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Practicing Without A Contractor's License: More Than A Slap On The Wrist

LAW TIPS

Authored by Attorney Ashley Moss; amoss@vanblacklaw.com; 804.237.8800

Becoming a licensed general contractor is often a long and tedious process.  The applications can be lengthy and invasive, multiple reference letters may be required, and supplemental documents may need to be obtained.  The process is often mistakenly viewed as a clerical exercise without due respect to the ramifications that can accompany the lack of licensure or omissions in the application process. 

Contrary to common belief, the consequences of engaging in the practice of general contracting without a license are not limited to a slap on the wrist from the licensing authorities.  Instead, there can be substantial criminal penalties.  For example, the unlicensed practice of general contracting, the attempt to practice contracting, the use of or attempted use of the license of another, or the provision of false evidence when applying for a contractor’s license each constitute a Class 1 misdemeanor.  These crimes may also be punished by a fine of $500 per day for each day of the violation. 

Furthermore, a project owner may be allowed to withhold payment if he or she learns of the lack of licensure.  Specifically, if an unlicensed contractor provides services with knowledge of his or her licensing requirements, his or her contract may be deemed void, including the provision of the contract requiring payment.  In fact, if a contractor who was previously licensed fails to renew his or her license, a court will assume that the contractor had actual knowledge of the licensing requirements, unless proven otherwise.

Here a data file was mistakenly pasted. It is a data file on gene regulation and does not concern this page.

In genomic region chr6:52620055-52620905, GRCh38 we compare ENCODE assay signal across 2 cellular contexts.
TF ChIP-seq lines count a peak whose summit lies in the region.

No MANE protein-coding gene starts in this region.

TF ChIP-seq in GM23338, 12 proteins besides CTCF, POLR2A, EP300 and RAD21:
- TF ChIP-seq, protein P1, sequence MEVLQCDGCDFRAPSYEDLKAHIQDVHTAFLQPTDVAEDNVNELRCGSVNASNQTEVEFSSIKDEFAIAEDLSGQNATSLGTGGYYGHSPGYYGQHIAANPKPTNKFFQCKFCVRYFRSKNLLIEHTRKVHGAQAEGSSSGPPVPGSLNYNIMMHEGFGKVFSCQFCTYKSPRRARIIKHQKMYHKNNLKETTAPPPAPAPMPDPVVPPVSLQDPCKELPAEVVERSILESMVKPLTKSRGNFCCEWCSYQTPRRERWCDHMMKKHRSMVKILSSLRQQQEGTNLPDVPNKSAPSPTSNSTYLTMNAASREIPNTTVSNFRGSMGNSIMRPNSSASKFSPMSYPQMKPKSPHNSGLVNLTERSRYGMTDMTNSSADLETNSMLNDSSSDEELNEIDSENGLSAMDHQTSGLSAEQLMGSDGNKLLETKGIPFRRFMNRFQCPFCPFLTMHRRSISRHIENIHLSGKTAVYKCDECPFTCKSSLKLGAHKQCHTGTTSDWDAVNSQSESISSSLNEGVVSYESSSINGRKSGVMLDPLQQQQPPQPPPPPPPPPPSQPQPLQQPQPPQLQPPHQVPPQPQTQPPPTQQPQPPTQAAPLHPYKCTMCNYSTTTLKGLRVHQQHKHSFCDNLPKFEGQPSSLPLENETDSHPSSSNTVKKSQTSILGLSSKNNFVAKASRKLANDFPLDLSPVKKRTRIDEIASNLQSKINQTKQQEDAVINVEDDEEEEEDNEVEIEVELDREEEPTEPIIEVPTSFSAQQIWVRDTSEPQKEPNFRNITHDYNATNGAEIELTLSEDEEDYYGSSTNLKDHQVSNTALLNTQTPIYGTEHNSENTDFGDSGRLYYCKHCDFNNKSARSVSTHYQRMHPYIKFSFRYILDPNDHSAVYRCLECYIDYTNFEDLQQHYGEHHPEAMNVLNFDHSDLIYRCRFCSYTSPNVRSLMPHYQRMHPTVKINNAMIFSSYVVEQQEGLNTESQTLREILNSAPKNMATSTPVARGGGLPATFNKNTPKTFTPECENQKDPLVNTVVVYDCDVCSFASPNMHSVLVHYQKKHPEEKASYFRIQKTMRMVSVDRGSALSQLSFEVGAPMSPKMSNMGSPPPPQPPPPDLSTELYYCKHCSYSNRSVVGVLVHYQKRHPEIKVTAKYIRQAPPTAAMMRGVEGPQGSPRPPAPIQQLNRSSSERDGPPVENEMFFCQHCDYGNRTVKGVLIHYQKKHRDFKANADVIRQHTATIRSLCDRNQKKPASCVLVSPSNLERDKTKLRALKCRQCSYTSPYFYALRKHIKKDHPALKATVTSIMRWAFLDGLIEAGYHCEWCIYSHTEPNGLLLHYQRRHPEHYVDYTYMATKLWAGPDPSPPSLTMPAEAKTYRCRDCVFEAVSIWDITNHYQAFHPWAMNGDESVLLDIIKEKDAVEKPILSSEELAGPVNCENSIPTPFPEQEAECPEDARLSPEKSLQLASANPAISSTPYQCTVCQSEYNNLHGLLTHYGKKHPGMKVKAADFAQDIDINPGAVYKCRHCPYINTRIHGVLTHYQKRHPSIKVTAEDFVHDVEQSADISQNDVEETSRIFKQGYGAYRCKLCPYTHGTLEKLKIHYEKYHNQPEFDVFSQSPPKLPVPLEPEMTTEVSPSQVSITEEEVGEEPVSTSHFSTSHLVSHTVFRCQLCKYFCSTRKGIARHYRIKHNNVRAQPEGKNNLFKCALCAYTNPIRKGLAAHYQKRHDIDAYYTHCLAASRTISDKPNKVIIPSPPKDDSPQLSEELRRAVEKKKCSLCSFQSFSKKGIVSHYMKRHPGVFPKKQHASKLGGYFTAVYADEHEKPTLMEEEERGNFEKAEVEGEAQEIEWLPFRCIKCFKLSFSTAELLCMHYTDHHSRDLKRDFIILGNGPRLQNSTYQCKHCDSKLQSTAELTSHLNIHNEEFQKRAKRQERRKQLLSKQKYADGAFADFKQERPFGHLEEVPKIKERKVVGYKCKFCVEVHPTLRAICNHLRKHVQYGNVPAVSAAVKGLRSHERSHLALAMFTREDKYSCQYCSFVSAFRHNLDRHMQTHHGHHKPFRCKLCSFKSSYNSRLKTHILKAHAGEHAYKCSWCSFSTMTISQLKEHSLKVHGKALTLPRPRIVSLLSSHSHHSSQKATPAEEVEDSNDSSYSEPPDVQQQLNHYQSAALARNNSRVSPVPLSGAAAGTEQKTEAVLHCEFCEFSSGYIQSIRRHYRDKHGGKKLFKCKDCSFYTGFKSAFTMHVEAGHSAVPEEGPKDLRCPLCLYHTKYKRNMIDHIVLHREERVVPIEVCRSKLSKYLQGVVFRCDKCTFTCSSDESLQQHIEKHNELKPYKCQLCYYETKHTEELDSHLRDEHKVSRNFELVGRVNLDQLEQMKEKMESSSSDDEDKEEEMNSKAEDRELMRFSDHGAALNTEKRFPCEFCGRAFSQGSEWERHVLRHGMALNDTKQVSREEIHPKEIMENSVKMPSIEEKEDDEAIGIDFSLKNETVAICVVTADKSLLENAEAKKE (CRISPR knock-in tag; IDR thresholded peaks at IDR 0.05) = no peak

Applying for a contractor’s license is not an easy or inexpensive process.  The application paperwork can be tedious and there are substantial fees.  However, the costs of practicing without a license are substantial and should not be taken lightly.             

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